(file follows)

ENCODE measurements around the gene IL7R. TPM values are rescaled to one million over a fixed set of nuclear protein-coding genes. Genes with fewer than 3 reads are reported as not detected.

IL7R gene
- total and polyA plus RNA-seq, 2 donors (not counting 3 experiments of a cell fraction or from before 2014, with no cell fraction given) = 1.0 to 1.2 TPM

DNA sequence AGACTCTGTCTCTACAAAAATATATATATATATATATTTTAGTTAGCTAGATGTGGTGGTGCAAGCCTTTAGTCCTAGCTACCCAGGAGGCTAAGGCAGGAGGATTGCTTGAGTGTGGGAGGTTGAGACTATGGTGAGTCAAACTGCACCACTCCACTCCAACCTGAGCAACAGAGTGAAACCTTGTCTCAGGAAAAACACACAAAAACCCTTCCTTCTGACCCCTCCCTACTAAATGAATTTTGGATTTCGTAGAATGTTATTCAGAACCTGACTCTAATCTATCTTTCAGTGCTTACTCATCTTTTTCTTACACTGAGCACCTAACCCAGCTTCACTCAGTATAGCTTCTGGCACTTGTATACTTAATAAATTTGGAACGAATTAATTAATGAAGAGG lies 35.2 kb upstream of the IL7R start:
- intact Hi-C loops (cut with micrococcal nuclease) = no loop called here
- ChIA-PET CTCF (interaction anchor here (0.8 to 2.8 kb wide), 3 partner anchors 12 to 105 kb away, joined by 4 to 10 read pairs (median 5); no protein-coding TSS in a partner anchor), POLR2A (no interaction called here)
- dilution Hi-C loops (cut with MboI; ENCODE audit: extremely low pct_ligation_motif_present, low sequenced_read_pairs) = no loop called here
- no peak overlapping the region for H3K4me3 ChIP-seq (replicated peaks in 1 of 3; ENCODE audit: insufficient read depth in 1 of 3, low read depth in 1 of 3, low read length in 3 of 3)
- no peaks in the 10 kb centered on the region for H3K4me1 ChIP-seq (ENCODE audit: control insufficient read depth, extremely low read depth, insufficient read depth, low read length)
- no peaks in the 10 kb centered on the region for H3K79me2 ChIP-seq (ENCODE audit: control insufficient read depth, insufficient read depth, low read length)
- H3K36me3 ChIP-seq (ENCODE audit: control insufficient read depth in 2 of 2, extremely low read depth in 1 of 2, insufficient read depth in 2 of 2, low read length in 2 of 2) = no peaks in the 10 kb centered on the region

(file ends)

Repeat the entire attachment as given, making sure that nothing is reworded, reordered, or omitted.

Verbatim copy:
ENCODE measurements around the gene IL7R. TPM values are rescaled to one million over a fixed set of nuclear protein-coding genes. Genes with fewer than 3 reads are reported as not detected.

IL7R gene
- total and polyA plus RNA-seq, 2 donors (not counting 3 experiments of a cell fraction or from before 2014, with no cell fraction given) = 1.0 to 1.2 TPM

DNA sequence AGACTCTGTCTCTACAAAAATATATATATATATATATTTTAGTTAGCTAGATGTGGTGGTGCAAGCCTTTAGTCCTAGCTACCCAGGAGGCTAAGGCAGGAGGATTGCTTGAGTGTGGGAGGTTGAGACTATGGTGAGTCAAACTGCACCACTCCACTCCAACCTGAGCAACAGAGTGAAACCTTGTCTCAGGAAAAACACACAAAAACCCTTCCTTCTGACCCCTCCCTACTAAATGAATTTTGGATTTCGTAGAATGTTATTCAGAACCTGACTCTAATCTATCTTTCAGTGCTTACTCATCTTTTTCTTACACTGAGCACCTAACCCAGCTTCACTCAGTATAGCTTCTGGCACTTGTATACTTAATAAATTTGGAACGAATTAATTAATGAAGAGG lies 35.2 kb upstream of the IL7R start:
- intact Hi-C loops (cut with micrococcal nuclease) = no loop called here
- ChIA-PET CTCF (interaction anchor here (0.8 to 2.8 kb wide), 3 partner anchors 12 to 105 kb away, joined by 4 to 10 read pairs (median 5); no protein-coding TSS in a partner anchor), POLR2A (no interaction called here)
- dilution Hi-C loops (cut with MboI; ENCODE audit: extremely low pct_ligation_motif_present, low sequenced_read_pairs) = no loop called here
- no peak overlapping the region for H3K4me3 ChIP-seq (replicated peaks in 1 of 3; ENCODE audit: insufficient read depth in 1 of 3, low read depth in 1 of 3, low read length in 3 of 3)
- no peaks in the 10 kb centered on the region for H3K4me1 ChIP-seq (ENCODE audit: control insufficient read depth, extremely low read depth, insufficient read depth, low read length)
- no peaks in the 10 kb centered on the region for H3K79me2 ChIP-seq (ENCODE audit: control insufficient read depth, insufficient read depth, low read length)
- H3K36me3 ChIP-seq (ENCODE audit: control insufficient read depth in 2 of 2, extremely low read depth in 1 of 2, insufficient read depth in 2 of 2, low read length in 2 of 2) = no peaks in the 10 kb centered on the region